The Plain Indians
were the first to extensively use Echinacea for a variety of human and
animal ailments. H.F.C. Meyer, a German lay physician, was first
exposed to the healing powers of the Echinacea in the 1870's from the Native
Americans of Nebraska – possibly the Pawnee or Omaha. John King,
a prominent Eclectic doctor (doctors that used plants extensively in their
work), and John Uri Lloyd, a distinguished pharmacist, were very important
in introducing Echinacea to the medical profession in 1887. Their
famous “Echafolta” was an Echinacea and alcohol based elixir that claimed
to cure everything from rabid dog bites to gonorrhea. In 1910, the
American Medical Association (AMA) declared Echinacea a "useless quack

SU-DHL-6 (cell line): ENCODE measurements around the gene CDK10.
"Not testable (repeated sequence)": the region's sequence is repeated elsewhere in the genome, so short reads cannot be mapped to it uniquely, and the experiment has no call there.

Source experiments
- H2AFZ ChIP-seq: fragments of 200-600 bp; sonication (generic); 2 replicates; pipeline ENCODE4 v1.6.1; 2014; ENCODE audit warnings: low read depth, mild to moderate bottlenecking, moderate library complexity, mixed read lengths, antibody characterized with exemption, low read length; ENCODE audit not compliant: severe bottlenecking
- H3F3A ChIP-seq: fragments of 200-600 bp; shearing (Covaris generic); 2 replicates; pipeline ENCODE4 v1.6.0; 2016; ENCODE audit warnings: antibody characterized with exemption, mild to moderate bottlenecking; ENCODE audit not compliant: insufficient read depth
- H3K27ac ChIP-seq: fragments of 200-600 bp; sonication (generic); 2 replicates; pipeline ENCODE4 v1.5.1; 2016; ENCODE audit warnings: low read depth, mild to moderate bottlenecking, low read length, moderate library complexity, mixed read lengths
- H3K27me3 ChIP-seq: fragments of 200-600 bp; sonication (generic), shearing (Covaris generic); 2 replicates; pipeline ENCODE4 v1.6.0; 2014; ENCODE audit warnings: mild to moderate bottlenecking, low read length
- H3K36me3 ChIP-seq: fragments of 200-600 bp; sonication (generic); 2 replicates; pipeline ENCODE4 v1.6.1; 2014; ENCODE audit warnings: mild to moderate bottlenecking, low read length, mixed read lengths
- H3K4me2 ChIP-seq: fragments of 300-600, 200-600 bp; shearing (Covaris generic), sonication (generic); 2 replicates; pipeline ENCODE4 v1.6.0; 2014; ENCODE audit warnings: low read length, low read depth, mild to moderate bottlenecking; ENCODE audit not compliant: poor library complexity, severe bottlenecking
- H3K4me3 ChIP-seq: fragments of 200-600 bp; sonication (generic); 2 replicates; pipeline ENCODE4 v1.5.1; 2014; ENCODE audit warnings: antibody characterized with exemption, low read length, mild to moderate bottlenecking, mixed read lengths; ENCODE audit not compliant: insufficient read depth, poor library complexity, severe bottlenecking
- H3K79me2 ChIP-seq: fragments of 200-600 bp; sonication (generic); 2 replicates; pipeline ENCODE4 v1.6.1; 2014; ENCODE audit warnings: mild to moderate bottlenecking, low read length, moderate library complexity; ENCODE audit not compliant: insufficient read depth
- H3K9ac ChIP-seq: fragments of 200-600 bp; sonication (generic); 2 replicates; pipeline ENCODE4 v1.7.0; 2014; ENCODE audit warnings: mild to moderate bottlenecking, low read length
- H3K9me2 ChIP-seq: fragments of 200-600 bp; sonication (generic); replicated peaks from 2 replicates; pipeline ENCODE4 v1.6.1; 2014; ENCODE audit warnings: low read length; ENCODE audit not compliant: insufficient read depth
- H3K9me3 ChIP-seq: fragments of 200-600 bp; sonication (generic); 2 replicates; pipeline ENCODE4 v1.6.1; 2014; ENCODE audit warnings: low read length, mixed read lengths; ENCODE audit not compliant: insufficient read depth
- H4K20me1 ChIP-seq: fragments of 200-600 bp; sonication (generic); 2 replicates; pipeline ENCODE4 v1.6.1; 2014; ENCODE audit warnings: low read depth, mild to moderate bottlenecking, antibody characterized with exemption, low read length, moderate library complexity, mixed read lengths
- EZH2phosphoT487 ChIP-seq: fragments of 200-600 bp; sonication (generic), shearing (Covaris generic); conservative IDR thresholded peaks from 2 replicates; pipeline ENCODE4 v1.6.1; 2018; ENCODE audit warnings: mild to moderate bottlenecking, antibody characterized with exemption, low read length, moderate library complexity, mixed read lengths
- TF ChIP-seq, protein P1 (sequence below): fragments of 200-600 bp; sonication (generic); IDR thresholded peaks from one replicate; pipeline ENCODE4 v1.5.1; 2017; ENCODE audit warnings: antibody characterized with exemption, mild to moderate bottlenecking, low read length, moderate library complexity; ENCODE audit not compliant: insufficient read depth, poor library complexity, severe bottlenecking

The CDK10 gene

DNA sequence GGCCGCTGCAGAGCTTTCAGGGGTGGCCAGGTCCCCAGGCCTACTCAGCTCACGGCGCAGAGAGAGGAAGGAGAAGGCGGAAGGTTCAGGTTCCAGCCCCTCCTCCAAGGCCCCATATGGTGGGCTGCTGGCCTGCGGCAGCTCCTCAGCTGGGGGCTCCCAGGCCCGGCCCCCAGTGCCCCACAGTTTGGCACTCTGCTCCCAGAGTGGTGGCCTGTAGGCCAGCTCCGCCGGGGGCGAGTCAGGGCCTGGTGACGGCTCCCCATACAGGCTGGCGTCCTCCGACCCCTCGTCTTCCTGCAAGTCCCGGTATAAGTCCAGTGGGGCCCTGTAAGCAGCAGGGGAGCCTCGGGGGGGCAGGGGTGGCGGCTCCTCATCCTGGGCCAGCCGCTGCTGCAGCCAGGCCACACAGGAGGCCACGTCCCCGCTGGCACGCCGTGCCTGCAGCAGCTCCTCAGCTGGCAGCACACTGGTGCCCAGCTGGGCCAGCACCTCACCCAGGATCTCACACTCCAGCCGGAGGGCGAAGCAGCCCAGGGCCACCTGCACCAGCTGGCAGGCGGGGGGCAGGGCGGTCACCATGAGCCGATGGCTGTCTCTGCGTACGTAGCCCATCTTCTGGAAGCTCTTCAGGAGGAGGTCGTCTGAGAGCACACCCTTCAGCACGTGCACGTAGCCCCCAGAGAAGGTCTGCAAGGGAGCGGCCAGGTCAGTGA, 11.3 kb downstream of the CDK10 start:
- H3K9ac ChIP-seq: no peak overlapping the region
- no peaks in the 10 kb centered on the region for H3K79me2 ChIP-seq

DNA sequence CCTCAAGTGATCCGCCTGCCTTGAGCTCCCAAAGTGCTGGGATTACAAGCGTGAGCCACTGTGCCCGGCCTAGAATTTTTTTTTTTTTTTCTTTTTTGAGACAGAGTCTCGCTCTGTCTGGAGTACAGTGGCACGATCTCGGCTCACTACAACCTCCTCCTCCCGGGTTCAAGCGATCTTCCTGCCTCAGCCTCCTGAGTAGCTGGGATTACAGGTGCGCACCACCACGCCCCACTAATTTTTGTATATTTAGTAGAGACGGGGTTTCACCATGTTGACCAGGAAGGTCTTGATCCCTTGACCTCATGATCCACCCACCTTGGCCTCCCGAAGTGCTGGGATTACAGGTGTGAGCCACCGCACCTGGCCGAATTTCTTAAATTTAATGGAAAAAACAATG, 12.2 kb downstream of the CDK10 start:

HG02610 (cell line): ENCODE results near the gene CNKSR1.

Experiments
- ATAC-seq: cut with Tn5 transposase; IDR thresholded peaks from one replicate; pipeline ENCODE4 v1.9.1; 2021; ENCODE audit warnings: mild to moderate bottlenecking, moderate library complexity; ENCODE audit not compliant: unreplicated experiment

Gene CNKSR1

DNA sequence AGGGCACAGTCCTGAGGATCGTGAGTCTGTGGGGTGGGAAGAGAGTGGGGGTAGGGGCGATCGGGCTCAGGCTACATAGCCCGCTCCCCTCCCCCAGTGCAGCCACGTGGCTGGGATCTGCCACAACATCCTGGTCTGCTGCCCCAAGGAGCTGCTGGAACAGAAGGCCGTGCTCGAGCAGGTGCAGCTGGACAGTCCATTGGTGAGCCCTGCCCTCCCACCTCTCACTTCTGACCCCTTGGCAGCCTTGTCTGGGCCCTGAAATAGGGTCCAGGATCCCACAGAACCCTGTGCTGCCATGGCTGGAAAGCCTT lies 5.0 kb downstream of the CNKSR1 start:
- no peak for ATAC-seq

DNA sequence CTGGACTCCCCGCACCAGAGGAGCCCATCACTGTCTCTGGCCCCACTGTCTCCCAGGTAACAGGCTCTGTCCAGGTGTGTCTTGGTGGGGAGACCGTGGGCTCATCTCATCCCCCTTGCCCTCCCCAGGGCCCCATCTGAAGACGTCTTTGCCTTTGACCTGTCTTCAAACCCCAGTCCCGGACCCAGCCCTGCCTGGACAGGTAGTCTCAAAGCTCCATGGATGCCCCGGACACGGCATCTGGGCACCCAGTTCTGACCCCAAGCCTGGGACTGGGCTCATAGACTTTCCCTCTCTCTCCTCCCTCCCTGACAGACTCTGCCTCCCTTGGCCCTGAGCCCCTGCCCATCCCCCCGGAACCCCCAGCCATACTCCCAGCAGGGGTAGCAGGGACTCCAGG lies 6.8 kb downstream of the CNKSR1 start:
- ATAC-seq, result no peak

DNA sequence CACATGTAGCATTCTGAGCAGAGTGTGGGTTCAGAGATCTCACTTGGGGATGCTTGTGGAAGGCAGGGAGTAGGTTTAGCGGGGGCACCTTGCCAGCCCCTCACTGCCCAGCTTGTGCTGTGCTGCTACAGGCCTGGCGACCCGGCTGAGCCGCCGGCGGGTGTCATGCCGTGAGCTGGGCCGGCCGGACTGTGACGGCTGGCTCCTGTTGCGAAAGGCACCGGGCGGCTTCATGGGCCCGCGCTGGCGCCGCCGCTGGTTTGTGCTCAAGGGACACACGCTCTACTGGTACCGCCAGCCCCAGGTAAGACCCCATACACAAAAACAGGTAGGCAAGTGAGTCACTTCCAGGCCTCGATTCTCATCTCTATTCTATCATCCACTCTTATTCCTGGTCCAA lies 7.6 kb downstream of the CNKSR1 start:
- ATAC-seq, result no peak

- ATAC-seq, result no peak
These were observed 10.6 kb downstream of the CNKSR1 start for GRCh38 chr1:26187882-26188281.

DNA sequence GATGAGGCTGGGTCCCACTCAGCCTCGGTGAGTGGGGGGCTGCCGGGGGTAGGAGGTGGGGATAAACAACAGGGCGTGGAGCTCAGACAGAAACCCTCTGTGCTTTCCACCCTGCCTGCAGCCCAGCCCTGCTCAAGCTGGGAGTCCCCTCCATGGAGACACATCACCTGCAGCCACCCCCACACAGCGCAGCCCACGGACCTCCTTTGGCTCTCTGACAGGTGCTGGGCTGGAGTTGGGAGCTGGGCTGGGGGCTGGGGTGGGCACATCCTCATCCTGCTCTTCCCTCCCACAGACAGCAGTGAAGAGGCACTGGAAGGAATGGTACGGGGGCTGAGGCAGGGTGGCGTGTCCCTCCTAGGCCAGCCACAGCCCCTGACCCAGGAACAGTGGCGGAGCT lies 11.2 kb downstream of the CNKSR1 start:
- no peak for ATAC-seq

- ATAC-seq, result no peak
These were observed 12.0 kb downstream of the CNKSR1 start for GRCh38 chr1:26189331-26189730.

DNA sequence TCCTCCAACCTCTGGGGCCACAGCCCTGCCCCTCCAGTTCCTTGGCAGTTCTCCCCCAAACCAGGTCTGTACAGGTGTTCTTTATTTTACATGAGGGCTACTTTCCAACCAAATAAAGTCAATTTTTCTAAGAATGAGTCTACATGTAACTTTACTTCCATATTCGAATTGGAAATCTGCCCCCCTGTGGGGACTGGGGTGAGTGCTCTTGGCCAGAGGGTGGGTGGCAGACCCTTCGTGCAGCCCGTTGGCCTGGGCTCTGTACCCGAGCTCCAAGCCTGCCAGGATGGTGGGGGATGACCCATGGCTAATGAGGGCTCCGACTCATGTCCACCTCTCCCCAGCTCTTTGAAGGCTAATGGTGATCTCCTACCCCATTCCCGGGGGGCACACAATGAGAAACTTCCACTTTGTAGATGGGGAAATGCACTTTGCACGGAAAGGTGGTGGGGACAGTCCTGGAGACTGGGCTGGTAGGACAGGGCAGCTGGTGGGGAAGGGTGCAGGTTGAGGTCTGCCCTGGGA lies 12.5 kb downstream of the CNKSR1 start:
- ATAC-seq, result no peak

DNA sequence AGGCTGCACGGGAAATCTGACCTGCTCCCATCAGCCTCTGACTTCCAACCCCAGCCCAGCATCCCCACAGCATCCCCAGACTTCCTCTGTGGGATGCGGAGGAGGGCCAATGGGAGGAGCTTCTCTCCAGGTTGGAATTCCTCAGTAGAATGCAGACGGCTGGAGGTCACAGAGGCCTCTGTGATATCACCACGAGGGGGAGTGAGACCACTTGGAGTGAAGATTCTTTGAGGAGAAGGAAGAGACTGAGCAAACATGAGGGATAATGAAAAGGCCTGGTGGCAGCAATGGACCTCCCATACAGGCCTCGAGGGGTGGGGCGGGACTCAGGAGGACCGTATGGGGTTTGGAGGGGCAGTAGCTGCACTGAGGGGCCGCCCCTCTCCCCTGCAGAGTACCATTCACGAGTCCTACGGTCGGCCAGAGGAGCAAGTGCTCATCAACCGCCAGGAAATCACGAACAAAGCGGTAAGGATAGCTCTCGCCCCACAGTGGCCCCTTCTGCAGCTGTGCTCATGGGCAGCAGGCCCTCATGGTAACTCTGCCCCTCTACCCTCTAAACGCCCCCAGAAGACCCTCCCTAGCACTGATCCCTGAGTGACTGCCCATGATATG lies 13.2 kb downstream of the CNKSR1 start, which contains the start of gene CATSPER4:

remedy," though many continued to use it (http://www.ginseng.ca/echinacea_01002.htm).
Echinacea then fell into disfavor among Americans in 1930, but became popular
in Germany where the herb was widely documented (http://sunsite.unc.edu/herbs/immune.html).
Dr. Gerhard Madaus of Germany developed a juice concoction made of Echinacea
purpurea. This became the most "frequently prescribed Echinacea preparation
In the 1980's, Echinacea made a comeback in the United States and took
its place as one of "America's best-selling herb extracts" (http://sunsite.unc.edu/herbs/immune.html).
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